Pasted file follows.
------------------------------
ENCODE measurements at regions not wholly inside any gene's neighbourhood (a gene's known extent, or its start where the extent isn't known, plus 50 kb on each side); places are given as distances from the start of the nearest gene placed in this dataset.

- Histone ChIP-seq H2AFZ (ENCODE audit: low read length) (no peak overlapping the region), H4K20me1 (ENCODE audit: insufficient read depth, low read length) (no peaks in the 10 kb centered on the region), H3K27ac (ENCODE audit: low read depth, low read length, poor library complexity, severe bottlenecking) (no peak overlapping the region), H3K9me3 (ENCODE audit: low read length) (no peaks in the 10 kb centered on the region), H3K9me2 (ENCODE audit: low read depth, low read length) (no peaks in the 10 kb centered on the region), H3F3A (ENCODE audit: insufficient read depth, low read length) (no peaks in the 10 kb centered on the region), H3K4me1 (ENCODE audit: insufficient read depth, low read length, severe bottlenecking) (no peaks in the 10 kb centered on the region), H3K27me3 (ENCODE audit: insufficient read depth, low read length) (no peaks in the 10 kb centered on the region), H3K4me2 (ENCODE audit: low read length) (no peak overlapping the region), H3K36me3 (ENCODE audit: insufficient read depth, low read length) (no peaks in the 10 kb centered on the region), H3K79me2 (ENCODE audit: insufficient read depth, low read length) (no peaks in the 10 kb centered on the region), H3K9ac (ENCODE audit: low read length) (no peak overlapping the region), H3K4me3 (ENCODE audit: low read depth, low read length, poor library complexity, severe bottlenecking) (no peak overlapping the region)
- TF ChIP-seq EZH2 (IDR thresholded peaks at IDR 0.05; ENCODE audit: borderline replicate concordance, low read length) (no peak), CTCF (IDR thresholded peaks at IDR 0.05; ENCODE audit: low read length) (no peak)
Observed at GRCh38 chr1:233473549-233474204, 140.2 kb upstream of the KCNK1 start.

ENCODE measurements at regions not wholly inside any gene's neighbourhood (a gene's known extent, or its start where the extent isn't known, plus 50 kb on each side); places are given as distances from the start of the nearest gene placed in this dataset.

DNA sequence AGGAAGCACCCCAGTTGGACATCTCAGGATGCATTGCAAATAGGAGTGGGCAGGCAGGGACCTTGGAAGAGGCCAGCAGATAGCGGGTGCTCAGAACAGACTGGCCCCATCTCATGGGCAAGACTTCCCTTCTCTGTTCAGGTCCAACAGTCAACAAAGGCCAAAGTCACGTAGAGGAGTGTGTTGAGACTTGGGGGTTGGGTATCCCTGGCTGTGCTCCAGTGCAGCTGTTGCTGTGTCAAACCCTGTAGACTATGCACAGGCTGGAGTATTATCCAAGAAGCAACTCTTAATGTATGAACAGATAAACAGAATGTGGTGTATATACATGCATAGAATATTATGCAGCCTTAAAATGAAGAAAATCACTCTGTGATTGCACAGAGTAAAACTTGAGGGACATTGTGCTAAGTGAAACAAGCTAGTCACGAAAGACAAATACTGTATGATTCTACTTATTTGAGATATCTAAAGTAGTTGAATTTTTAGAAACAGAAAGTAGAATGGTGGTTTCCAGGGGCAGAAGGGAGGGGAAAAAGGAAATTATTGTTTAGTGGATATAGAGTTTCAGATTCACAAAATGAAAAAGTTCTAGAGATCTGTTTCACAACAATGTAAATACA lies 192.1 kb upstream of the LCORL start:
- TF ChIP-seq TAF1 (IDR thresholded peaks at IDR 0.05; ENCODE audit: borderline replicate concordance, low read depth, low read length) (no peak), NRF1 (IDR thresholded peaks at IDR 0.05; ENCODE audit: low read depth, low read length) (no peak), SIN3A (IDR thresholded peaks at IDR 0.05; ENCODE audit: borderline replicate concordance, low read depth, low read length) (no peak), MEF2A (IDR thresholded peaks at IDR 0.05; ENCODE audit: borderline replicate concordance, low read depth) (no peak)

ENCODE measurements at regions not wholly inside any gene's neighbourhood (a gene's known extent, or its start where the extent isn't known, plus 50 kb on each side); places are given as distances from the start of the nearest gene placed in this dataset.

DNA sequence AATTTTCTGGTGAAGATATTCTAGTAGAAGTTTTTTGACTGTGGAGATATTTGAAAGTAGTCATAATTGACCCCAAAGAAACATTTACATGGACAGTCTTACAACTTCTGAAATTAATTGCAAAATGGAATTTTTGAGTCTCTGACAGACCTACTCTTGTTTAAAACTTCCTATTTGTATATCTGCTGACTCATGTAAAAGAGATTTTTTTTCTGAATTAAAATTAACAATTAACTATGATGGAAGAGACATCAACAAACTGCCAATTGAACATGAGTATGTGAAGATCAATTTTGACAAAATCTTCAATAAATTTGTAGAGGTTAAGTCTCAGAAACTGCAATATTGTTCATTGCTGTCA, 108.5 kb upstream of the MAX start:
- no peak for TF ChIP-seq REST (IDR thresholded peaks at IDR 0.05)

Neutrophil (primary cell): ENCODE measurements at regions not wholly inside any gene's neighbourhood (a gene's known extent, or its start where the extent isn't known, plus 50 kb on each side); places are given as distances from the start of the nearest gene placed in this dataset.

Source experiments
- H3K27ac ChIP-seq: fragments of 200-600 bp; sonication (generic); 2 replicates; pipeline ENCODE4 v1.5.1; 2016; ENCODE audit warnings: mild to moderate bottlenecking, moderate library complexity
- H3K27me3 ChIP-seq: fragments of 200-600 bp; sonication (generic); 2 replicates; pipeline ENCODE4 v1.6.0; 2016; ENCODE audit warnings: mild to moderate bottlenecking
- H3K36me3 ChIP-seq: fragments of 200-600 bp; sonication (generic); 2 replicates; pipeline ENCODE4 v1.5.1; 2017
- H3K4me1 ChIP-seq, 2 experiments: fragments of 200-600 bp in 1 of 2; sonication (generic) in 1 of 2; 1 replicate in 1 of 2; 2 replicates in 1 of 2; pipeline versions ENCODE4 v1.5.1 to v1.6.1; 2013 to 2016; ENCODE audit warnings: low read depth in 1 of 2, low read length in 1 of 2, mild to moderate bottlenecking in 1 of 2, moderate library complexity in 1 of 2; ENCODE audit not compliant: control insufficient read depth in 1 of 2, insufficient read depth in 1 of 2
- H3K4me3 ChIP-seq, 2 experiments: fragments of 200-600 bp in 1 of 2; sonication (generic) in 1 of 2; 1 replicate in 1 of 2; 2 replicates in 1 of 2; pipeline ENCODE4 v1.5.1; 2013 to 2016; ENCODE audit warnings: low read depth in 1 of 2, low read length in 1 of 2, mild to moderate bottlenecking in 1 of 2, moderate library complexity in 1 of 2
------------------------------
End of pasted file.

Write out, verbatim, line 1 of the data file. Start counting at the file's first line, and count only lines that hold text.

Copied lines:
ENCODE measurements at regions not wholly inside any gene's neighbourhood (a gene's known extent, or its start where the extent isn't known, plus 50 kb on each side); places are given as distances from the start of the nearest gene placed in this dataset.